Howell insisted his application was merely a formality and that future home developers would be acquiring land already zoned to allow for homes. Technically, city zoning maps show that’s true. But that zoning was applied in the 1970s, and the city has since declared the land open space, which takes precedent over the original zoning.
“Oswit Land Trust is willing to purchase this from the allottees and from Mr. Howell,” Garrison said in response to Howell’s claims. “We’re only allowed to pay fair market value for the land under terms of the grant. If this goes through it prevents us from buying it.
“We are willing to buy the property. We want to buy the property. We want to create an incredible desert preserve for our community. Mr. Howell, I would beg you from our community … please work with us and let us create this.”
Garrison’s pleas drew applause from the audience and cheers in the group chat. They also echoed the feeling in the room.
“This property has been an eyesore for the last five years,” said Rosemary Flaherty, who lives nearby and supports the preserve. “…Something needs to be done with this property to make it functional. …It’s time to move forward with this property because it’s only going to deteriorate further.”
Added Julie Salazar, who grew emotional: “We owe it to Palm Springs to stand up tall for our city and protect this land.”
Today’s Daily Briefing is brought to you in partnership with The Palm Springs Cultural Center, which invites you to celebrate swanky Palm Springs – Dino and Dinah style!
DOG RESCUE: Beau the dog may not have nine lives, but he’s got a handful of people to thank for coming to his aid Wednesday. Palm Springs police said that Beau’s owner reported him missing near a storm drain along South Palm Canyon Drive near Bogert Trail at around 10 a.m. Moments later, they received a call that someone heard the sound of a dog crying inside a drainage ditch in the 3100 block of Cody Court. Animal Control officers responded to the area and located the canine inside the concrete structure. Due to what police described as Beau’s “large size,” they called for assistance from the Palm Springs Mounted Police Search and Rescue Unit, which routinely pulls hikers off area trails. While some team members comforted Beau to keep him calm, others developed a plan and fabricated a hoist system to safely lift Beau out of the drain via a maintenance hole cover. “After a bunch of high-fives and head pats (for Beau) the group posed for a photo,” police said on social media. Beau was later released to his owner.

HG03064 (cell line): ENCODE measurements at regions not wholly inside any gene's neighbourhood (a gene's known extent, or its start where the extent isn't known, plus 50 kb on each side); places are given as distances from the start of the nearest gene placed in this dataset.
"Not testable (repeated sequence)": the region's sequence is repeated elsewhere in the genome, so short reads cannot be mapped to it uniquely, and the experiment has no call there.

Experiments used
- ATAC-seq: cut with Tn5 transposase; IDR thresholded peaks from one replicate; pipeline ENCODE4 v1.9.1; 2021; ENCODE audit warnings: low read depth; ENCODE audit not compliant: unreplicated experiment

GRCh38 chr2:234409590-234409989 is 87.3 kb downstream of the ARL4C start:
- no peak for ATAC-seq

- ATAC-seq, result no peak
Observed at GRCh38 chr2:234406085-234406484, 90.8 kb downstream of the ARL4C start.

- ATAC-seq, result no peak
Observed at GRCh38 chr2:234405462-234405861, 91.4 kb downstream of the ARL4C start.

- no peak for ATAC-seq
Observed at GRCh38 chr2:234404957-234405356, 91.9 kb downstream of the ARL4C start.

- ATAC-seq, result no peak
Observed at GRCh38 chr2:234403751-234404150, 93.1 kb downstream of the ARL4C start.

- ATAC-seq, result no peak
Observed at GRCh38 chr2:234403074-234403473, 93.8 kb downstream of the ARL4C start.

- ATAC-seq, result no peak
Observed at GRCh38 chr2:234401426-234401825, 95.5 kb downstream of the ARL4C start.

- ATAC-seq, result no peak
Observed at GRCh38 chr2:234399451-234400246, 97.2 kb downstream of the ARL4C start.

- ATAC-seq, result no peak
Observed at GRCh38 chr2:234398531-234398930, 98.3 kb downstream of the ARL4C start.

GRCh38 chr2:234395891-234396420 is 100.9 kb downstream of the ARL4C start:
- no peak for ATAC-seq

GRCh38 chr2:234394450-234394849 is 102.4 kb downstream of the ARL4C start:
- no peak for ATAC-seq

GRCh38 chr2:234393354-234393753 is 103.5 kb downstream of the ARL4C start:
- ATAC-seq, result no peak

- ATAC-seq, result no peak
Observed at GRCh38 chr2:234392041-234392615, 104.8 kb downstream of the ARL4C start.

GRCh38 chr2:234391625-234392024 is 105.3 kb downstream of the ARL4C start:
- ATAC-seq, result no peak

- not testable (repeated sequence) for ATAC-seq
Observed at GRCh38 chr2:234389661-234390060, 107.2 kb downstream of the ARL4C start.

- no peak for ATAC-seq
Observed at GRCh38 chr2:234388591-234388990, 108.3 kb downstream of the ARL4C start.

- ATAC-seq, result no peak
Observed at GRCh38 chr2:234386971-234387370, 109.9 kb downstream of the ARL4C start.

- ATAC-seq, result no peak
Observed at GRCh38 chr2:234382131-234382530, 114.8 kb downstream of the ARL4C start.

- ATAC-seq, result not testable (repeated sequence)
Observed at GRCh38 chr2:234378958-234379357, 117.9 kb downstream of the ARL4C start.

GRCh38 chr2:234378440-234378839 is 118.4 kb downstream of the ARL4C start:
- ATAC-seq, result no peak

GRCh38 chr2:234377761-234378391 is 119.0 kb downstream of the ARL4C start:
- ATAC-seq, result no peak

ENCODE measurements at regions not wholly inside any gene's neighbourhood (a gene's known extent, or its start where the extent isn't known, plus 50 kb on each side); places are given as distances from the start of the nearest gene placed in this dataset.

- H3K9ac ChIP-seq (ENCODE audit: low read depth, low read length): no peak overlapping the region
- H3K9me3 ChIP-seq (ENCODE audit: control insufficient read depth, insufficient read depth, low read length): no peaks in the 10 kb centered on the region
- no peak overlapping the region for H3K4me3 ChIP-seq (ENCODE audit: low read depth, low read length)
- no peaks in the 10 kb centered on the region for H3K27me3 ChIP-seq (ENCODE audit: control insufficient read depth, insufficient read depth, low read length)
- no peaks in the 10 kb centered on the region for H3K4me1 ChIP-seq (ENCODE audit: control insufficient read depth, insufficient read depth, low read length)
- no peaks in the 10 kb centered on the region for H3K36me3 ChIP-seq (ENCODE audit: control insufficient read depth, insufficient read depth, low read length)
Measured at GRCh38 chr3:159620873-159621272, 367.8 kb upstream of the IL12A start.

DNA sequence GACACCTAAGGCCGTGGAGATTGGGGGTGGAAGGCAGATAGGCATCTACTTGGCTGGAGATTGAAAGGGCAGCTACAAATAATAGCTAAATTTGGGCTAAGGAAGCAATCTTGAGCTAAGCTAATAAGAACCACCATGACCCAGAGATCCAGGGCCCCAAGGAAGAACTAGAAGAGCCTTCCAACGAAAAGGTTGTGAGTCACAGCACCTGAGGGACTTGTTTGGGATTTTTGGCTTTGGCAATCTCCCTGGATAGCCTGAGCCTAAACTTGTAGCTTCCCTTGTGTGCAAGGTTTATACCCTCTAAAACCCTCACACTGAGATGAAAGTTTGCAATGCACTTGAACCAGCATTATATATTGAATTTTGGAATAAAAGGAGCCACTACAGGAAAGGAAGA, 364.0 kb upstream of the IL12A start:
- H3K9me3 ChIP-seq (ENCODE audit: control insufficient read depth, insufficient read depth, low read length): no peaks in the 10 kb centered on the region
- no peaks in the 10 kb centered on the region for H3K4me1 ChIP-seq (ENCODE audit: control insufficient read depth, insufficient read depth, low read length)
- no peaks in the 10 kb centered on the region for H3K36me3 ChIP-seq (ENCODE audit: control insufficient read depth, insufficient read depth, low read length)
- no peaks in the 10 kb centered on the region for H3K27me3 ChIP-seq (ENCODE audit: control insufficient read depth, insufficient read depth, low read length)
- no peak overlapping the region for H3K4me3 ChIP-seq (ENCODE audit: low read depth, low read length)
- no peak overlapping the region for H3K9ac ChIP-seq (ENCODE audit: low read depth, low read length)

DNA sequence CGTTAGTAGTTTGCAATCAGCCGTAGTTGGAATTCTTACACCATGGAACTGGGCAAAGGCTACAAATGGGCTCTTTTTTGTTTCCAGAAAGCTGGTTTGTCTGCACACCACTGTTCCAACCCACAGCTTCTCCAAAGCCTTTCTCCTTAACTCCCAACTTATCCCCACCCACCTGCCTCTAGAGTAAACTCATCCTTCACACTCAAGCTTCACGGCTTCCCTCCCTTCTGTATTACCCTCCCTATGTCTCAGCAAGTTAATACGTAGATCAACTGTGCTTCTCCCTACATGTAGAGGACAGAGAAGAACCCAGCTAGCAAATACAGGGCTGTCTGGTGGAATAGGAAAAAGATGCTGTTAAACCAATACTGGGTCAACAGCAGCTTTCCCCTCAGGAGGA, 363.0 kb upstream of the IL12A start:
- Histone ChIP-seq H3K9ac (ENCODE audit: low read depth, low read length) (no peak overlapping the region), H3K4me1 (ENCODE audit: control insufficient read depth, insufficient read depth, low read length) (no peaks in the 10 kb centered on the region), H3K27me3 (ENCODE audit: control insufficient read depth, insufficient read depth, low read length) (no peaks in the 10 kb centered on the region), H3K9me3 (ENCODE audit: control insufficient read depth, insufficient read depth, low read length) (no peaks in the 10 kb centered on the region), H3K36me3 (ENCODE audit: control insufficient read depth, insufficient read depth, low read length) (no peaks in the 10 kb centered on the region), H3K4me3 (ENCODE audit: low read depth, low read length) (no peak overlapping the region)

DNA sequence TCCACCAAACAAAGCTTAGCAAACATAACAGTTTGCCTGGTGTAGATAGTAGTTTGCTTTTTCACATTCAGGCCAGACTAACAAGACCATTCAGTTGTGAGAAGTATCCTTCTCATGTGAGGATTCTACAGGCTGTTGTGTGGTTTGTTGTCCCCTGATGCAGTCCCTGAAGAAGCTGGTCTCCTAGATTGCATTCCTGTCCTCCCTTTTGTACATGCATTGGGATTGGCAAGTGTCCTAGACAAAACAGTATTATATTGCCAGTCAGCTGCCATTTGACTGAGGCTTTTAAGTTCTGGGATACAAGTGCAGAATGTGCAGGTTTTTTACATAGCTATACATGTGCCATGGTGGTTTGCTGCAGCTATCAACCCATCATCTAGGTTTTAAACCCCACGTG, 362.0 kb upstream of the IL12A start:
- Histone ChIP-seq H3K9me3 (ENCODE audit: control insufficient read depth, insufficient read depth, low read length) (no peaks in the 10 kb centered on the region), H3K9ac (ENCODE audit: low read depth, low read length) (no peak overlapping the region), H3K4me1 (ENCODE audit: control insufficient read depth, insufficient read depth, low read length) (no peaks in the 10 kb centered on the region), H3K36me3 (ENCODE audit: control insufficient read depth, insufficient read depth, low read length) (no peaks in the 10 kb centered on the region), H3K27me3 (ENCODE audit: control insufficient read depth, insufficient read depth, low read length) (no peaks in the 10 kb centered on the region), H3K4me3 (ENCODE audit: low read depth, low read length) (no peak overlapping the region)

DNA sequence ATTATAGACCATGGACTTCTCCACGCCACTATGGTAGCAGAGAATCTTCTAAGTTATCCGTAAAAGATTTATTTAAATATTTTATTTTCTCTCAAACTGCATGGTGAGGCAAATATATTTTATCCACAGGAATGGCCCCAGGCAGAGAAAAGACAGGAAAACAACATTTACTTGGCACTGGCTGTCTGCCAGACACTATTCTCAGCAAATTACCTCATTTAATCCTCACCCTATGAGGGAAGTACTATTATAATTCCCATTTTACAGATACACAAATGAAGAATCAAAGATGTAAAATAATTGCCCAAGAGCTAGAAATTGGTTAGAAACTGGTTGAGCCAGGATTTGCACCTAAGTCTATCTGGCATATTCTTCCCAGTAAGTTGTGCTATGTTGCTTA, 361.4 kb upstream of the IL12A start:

NEXT STAR: The Palm Springs Walk of The Stars is honoring local musician, composer, and producer Mikael Healey with its 450th star next week. Healey is a master pianist, composer, producer, and vocalist who has entertained internationally in showrooms from Las Vegas to Europe and locally across the Coachella Valley In addition to performing at Melvyn’s Sunday Jam since 2007, the longtime resident also supports new performers and fundraises for local non-profits including Angel View and SafeHouse of the Desert. The star will be unveiled at a ceremony on Monday, April 11, at 3 p.m. at 100 South Palm Canyon Drive.